Rebuilding Trust Between Silicon Valley and Washington
- Council Special Report
- Concise policy briefs that provide timely responses to developing crises or contributions to current policy dilemmas.
Cyber threats to the United States are escalating in sophistication and magnitude, but mistrust between Washington and Silicon Valley continues to stymie progress on cybersecurity. In a new Council Special Report, Adam Segal examines the security risks exacerbated by the divide between government and the technology community and offers policy recommendations to help restore trust.
"In addition to rising cybersecurity threats, the [Donald J.] Trump administration will inherit a growing political divide between Washington and U.S. tech firms that stems in large part from the disclosures by NSA contractor Edward Snowden," writes Segal, the Council on Foreign Relations' Ira A. Lipman chair in emerging technologies and national security and director of the Digital and Cyberspace Policy program.
"Although numerous government officials have traveled to Silicon Valley over the past several years, narrowing the gap will not be easy in part because technology firms operating as global platforms have strong economic motivations to keep Washington at a distance. Potential adversaries will continue to use hardware and software developed by U.S. companies and thus law enforcement and intelligence agencies will persist in exploiting the vulnerabilities in these products," he adds.
Segal asserts that "repairing the rift will not be easy, but there are areas where the two sides can find common ground." The report, Rebuilding Trust Between Silicon Valley and Washington, notes that the two sides can work together to:
- Create a vibrant cyber workforce. The private sector and the U.S. government both benefit from growing the labor pool of qualified cyber professionals.
- Fight the global trend of forced data localization. U.S. tech companies and the U.S. government share an interest in opposing requiring tech companies operating abroad to store data locally.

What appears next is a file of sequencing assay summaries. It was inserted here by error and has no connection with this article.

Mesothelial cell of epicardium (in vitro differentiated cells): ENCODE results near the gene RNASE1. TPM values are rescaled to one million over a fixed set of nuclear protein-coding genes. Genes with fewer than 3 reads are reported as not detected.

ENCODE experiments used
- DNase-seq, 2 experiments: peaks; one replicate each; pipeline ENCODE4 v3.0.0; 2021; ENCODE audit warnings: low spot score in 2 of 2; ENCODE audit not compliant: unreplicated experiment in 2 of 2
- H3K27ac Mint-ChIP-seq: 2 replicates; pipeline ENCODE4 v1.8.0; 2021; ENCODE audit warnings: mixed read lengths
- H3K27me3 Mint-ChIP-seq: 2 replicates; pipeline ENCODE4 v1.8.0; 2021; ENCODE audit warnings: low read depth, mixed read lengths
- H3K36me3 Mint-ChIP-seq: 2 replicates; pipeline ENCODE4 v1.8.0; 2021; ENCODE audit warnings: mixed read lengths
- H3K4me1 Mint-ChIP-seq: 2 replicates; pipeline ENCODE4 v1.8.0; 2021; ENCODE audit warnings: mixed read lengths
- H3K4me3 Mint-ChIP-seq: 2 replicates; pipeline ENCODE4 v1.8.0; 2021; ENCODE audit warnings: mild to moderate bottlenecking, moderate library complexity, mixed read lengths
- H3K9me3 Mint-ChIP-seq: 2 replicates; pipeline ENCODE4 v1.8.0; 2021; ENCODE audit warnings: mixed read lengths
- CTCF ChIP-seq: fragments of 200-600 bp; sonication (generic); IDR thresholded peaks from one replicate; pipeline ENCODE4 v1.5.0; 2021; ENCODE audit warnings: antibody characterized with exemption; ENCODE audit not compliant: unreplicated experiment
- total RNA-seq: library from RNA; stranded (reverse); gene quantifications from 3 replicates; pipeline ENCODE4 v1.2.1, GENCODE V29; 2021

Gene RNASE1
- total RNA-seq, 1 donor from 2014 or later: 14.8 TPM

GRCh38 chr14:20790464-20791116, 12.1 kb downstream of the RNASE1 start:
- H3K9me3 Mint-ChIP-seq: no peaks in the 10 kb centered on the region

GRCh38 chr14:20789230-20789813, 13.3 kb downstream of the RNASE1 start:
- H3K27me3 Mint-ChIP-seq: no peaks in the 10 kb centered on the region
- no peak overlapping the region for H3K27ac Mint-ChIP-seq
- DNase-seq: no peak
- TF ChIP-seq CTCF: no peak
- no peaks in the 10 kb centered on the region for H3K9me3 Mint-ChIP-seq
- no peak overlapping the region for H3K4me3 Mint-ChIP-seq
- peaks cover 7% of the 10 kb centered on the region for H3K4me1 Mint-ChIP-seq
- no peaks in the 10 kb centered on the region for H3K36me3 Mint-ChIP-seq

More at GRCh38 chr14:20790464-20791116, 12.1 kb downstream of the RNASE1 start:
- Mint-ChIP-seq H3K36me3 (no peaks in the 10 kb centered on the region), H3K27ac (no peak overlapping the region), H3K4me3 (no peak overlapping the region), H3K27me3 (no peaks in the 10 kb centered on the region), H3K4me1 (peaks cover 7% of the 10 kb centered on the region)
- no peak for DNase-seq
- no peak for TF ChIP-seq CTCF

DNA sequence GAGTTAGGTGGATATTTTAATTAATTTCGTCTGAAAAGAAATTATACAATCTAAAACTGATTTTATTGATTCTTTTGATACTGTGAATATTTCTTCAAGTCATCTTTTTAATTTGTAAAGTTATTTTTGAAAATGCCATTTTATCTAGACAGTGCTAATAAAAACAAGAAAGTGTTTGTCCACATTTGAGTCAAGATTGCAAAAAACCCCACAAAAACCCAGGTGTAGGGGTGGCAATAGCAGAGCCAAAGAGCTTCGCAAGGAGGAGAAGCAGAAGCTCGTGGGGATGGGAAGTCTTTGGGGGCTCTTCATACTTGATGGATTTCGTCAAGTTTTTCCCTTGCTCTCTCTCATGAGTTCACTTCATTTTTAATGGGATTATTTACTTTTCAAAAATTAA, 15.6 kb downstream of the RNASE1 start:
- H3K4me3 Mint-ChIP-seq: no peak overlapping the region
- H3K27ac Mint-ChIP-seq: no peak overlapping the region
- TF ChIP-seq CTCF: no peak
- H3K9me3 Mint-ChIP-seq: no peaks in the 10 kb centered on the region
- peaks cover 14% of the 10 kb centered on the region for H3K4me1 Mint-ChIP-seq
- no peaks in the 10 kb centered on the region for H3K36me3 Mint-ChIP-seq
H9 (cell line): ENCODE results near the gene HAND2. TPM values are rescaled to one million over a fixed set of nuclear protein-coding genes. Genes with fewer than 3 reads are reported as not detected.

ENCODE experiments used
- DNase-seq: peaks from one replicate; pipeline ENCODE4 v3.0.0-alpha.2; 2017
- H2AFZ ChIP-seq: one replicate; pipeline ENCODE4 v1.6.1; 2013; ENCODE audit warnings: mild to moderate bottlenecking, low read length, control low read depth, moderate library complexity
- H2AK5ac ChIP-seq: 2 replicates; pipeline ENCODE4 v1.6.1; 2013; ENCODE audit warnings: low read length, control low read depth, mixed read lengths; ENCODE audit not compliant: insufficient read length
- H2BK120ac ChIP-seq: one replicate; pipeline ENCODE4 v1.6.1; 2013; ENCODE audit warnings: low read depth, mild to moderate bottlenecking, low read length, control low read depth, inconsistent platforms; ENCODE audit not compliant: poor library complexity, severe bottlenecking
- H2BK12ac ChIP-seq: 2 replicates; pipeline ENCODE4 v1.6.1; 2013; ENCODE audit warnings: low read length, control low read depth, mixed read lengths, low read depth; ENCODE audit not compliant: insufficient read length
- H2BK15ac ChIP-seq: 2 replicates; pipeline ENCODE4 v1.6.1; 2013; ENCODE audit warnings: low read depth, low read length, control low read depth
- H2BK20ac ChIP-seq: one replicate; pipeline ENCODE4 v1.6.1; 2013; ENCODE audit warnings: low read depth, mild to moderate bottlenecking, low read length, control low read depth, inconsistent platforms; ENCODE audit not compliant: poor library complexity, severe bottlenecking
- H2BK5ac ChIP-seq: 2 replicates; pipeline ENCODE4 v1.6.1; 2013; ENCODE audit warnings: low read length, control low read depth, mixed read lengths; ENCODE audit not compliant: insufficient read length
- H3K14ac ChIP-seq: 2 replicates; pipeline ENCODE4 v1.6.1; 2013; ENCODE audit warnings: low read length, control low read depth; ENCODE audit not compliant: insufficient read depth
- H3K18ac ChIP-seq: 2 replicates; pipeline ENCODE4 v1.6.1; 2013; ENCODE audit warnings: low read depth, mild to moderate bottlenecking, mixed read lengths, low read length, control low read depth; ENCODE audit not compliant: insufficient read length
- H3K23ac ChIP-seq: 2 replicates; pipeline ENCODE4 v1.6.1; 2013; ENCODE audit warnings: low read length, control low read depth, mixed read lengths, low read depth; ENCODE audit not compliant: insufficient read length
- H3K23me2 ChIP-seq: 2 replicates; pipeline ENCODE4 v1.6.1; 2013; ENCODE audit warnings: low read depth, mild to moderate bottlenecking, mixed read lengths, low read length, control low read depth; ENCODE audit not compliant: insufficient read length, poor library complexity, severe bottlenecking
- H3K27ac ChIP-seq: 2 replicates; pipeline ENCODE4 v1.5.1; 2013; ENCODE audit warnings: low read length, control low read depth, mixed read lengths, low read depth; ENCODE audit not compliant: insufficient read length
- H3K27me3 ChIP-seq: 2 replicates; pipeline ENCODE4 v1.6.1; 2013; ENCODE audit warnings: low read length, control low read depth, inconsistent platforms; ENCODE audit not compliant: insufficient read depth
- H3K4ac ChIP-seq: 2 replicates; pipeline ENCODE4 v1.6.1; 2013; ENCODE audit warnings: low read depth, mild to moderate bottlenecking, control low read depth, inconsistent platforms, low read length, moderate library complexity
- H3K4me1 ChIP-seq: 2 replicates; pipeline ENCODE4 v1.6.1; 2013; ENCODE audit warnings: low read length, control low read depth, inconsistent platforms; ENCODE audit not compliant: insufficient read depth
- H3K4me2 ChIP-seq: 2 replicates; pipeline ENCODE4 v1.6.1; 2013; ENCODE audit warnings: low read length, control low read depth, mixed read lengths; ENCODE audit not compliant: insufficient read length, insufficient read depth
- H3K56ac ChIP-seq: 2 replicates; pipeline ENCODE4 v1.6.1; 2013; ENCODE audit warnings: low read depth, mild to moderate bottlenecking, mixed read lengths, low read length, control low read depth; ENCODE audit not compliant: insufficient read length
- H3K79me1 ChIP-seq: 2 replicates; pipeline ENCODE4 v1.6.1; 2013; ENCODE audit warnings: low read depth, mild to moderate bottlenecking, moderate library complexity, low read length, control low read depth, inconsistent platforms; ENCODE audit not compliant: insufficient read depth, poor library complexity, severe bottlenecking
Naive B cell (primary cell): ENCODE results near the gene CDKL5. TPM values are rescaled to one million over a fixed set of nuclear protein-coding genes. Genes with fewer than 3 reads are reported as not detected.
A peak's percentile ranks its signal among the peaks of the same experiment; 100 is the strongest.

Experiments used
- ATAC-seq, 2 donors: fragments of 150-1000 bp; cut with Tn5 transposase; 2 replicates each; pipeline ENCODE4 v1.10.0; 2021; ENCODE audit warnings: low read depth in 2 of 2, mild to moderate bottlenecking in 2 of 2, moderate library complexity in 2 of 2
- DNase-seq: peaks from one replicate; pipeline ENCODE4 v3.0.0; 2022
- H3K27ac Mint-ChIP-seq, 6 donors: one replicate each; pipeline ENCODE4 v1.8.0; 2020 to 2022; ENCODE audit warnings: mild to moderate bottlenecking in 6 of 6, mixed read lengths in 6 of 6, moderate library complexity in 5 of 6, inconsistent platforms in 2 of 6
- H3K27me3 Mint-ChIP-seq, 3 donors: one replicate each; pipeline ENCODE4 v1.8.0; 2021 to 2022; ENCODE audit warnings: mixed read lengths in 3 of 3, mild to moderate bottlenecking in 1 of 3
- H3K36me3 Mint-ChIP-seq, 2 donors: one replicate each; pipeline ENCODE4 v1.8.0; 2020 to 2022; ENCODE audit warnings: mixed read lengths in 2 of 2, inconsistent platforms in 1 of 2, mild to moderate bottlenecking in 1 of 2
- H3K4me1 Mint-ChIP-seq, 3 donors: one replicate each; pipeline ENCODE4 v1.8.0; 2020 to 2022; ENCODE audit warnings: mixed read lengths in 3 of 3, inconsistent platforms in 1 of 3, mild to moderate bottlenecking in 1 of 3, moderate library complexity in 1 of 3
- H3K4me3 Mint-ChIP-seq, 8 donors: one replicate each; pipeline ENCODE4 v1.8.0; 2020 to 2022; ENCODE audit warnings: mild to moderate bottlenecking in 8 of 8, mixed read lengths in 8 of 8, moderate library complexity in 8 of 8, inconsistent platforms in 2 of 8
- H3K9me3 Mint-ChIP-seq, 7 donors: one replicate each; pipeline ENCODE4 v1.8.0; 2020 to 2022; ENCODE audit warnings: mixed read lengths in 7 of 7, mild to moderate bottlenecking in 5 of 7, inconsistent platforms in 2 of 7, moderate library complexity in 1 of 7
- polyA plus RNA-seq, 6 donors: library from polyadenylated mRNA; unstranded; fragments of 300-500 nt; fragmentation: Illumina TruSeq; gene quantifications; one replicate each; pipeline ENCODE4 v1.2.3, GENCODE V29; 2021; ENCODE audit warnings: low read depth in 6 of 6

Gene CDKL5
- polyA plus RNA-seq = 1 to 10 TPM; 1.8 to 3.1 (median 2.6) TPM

- Deter state attackers. "Although companies must improve their own defenses, policies taken to deter the most sophisticated state actors would be an important step in reducing the threats and thus restoring some measure of confidence in the technology sector that the government can effectively address the cybersecurity challenge."
- Forge a compromise over the deployment and use of encryption and lawful access to data. "A broad policy and legal debate to define the parameters of the hacking, followed by strict judicial oversight, would ensure that lawful hacking is used responsibly, much like the restrictions that already apply to wiretapping."
Segal also outlines several policies the U.S. government should pursue on these issues:
- continue support for the U.S. Digital Service (USDS), a technology consulting team drawn from the private sector, and create a highly specialized cybersecurity service within the U.S. government
- "amend provisions of the Electronic Communications Privacy Act, using the U.S.-UK agreement as a template, to allow technology companies to provide data to foreign governments"
- "attribute attacks more frequently and, for cyberattacks that fall below the use of force and armed attack threshold, devise and implement forceful responses, such as covert cyber operations designed to disrupt future attacks"
- strengthen law enforcement's ability to conduct lawful hacking under strict judicial oversight and clearly defined protocol on when to disclose information about computer software security vulnerabilities
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